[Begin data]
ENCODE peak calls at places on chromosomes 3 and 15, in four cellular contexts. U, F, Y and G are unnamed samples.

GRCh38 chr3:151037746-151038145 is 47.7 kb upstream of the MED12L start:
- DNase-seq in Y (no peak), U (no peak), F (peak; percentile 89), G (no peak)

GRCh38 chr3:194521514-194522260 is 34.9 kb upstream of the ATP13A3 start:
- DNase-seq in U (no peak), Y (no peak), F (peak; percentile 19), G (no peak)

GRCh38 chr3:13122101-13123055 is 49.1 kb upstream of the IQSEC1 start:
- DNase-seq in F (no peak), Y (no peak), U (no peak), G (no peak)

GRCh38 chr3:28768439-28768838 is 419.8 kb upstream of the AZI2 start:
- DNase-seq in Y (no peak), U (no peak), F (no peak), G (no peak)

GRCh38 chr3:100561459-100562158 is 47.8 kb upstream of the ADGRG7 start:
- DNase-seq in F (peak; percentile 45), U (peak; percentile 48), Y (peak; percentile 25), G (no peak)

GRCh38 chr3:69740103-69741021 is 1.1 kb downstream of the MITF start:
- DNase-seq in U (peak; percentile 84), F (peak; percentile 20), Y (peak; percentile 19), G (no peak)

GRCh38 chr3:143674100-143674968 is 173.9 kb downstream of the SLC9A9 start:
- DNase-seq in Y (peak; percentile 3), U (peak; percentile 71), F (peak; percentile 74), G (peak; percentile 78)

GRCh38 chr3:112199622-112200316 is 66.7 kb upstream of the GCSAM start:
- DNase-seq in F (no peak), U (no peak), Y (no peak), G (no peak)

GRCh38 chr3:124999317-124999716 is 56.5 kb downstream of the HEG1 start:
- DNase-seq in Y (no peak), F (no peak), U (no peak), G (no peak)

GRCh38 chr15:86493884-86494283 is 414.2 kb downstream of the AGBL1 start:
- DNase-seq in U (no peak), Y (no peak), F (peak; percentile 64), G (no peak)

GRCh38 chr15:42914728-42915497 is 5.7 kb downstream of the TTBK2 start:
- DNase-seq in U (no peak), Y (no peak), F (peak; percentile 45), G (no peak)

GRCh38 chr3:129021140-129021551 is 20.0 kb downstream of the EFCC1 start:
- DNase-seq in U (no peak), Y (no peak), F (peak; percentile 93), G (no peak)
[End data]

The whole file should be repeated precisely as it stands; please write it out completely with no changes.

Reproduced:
ENCODE peak calls at places on chromosomes 3 and 15, in four cellular contexts. U, F, Y and G are unnamed samples.

GRCh38 chr3:151037746-151038145 is 47.7 kb upstream of the MED12L start:
- DNase-seq in Y (no peak), U (no peak), F (peak; percentile 89), G (no peak)

GRCh38 chr3:194521514-194522260 is 34.9 kb upstream of the ATP13A3 start:
- DNase-seq in U (no peak), Y (no peak), F (peak; percentile 19), G (no peak)

GRCh38 chr3:13122101-13123055 is 49.1 kb upstream of the IQSEC1 start:
- DNase-seq in F (no peak), Y (no peak), U (no peak), G (no peak)

GRCh38 chr3:28768439-28768838 is 419.8 kb upstream of the AZI2 start:
- DNase-seq in Y (no peak), U (no peak), F (no peak), G (no peak)

GRCh38 chr3:100561459-100562158 is 47.8 kb upstream of the ADGRG7 start:
- DNase-seq in F (peak; percentile 45), U (peak; percentile 48), Y (peak; percentile 25), G (no peak)

GRCh38 chr3:69740103-69741021 is 1.1 kb downstream of the MITF start:
- DNase-seq in U (peak; percentile 84), F (peak; percentile 20), Y (peak; percentile 19), G (no peak)

GRCh38 chr3:143674100-143674968 is 173.9 kb downstream of the SLC9A9 start:
- DNase-seq in Y (peak; percentile 3), U (peak; percentile 71), F (peak; percentile 74), G (peak; percentile 78)

GRCh38 chr3:112199622-112200316 is 66.7 kb upstream of the GCSAM start:
- DNase-seq in F (no peak), U (no peak), Y (no peak), G (no peak)

GRCh38 chr3:124999317-124999716 is 56.5 kb downstream of the HEG1 start:
- DNase-seq in Y (no peak), F (no peak), U (no peak), G (no peak)

GRCh38 chr15:86493884-86494283 is 414.2 kb downstream of the AGBL1 start:
- DNase-seq in U (no peak), Y (no peak), F (peak; percentile 64), G (no peak)

GRCh38 chr15:42914728-42915497 is 5.7 kb downstream of the TTBK2 start:
- DNase-seq in U (no peak), Y (no peak), F (peak; percentile 45), G (no peak)

GRCh38 chr3:129021140-129021551 is 20.0 kb downstream of the EFCC1 start:
- DNase-seq in U (no peak), Y (no peak), F (peak; percentile 93), G (no peak)